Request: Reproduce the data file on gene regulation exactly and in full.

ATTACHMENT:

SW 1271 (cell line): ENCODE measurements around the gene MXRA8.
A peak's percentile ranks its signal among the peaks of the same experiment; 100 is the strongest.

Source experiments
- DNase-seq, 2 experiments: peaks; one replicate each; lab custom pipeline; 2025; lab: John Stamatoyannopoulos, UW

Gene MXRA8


SW 1271 (cell line): ENCODE measurements around the gene MXRA8.
A peak's percentile ranks its signal among the peaks of the same experiment; 100 is the strongest.

Source experiments
- DNase-seq, 2 experiments: peaks; one replicate each; lab custom pipeline; 2025; lab: John Stamatoyannopoulos, UW

Gene MXRA8